Do enteric viruses of animals infect humans?
Viruses which induce gastrointestinal disease are collectively known as enteric viruses.
They are usually transmitted via the faecal-oral route and primarily infect and replicate in the gastrointestinal tract of the host. Enteric viruses are shed in extremely high numbers in the faeces of infected individuals, typically between 105 and 1,011 virus particles per gram of stool. They can be transmitted by food, water, fomites, and human contact. In addition to causing acute diseases, they are of public health concern due to their low infectious dose. For example, the probability of infection from exposure to one rotavirus is 31%, and no more than 1 PFU (plate forming unit, more or less equivalent to one virus) is required to cause infection in 1% of healthy adults with no antibody to the virus.
The enteric viral pathogens found in human faeces include noroviruses (previously known as Norwalk-like viruses), enteroviruses, adenoviruses, hepatitis A virus (HAV), hepatitis E virus (HEV), rotaviruses, and astroviruses, most of which have been associated with food-borne disease outbreaks. Most viruses causing food-borne disease are of human origin. A key question still to be answered is whether animal viruses can infect humans and vice versa.
The pathogenic strains of astrovirus, adenovirus, and enterovirus that infect animals appear to be distinct from those that infect humans, and so far they have not been implicated in human disease. Zoonotic infections are generally not transmitted by food. However, the risk of zoonotic viral disease from meat products contaminated with animal viruses has been identified in some countries, involving almost exclusively hepatitis E virus (HEV), the first virus reported to cause zoonotic food-borne viral disease (Tei et al., 2003). Non-viral infectious proteinaceous agents, or prions, that cause diseases such as bovine spongiform encephalopathy (BSE) or “mad cow disease”, scrapie, and Creutzfeldt-Jakob disease, also transmit disease from animals to humans via the food-borne route – however, we will not discuss these this week.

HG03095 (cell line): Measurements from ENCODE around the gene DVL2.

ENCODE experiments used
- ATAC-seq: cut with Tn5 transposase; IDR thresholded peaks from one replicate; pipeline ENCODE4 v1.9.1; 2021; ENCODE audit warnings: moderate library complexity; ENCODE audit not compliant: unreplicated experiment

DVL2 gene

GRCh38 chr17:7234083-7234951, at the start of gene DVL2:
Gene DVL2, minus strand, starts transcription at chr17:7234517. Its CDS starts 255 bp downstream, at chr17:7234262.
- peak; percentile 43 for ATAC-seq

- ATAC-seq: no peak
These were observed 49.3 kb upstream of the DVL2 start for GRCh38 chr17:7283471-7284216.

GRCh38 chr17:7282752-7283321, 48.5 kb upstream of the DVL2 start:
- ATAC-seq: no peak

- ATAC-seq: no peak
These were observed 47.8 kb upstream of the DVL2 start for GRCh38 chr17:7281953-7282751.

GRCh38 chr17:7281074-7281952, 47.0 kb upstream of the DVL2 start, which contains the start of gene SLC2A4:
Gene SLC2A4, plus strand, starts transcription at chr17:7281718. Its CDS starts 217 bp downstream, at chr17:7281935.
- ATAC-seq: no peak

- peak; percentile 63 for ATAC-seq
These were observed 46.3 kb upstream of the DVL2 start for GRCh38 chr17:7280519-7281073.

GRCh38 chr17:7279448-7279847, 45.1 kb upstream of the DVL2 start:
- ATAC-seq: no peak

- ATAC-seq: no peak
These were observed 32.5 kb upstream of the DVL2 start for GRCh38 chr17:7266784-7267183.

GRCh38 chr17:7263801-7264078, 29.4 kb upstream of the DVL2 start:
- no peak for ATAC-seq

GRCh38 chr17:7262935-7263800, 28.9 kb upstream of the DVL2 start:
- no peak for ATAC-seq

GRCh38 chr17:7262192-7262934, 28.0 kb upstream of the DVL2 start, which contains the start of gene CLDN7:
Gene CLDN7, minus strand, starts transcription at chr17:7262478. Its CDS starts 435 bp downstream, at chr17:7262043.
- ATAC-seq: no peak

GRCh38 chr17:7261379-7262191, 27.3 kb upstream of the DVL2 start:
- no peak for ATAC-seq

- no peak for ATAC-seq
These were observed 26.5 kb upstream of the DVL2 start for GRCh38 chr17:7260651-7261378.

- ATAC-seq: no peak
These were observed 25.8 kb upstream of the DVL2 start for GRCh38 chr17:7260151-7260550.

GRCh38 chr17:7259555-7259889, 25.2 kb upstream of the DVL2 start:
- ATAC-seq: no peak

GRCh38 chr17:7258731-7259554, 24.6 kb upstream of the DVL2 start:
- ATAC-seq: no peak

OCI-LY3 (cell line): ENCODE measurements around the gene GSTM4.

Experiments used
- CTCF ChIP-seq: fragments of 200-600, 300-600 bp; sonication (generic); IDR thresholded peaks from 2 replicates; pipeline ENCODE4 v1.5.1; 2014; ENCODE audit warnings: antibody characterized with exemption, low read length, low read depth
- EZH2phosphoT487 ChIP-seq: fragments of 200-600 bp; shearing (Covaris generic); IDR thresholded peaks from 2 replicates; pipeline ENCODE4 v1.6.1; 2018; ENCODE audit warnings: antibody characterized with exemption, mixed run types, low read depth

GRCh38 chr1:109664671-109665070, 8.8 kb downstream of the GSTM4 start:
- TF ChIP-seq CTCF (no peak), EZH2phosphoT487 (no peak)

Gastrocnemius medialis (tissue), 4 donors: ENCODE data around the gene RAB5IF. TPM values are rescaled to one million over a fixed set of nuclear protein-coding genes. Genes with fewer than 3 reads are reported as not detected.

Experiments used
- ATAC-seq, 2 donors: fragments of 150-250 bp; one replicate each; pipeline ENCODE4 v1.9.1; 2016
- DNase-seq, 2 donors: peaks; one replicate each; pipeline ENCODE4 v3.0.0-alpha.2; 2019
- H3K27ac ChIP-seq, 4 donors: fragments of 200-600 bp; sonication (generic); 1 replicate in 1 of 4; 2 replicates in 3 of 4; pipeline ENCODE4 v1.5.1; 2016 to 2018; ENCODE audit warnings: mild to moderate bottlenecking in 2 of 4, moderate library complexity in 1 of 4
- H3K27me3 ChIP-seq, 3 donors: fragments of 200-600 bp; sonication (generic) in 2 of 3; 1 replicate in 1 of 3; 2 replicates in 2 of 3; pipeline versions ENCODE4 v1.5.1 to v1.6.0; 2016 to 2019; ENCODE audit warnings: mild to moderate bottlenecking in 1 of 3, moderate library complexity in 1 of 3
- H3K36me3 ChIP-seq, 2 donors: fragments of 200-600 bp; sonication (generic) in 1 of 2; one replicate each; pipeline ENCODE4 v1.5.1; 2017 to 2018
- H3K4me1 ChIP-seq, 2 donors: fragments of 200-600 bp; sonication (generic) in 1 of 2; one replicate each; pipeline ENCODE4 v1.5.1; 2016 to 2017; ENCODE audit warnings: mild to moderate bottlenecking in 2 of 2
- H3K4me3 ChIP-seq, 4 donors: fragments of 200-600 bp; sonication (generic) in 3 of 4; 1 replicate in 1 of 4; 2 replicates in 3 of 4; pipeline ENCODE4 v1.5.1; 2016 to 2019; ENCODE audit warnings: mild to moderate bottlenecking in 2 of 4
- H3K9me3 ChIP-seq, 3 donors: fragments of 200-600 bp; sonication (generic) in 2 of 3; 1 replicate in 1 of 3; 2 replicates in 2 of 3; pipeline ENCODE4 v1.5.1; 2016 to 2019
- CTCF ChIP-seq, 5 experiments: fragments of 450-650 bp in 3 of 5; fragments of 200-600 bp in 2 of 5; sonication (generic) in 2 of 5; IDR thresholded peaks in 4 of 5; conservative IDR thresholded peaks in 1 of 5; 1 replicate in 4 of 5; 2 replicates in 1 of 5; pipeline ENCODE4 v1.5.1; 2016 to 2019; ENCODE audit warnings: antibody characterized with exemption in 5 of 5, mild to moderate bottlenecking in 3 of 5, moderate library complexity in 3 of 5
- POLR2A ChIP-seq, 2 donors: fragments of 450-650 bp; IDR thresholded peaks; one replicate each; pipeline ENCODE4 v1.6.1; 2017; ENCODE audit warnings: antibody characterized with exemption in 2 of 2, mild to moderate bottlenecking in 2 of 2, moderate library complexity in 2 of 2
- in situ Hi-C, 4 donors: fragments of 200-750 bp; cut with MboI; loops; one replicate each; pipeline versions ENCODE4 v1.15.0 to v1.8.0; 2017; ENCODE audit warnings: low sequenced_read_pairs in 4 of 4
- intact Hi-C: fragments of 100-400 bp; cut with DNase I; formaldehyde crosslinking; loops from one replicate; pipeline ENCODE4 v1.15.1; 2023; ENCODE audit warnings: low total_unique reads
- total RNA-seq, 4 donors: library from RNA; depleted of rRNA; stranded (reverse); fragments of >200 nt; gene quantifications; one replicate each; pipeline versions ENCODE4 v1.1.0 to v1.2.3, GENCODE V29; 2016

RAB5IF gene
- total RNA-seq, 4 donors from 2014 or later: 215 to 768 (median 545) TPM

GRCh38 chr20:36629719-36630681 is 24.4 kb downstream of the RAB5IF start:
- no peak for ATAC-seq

Another possibility for viral food-borne infections is that animals, such as shellfish, are contaminated with viruses. Because shellfish are filter feeders, the concentration of viruses accumulated in their edible tissues may be much higher than that in the surrounding water. Consumption of shellfish harvested from enteric virus-contaminated waters often has led to human outbreaks of viral diseases, such as hepatitis A.
Possibly you were wondering whether animal enteric viruses could infect people. From the article above, you can see that the possibilities are remote, but present. Find out whether any of the viruses mentioned in the article have produced enteric illness in your country and the animals that have been involved, and share it with the other learners.
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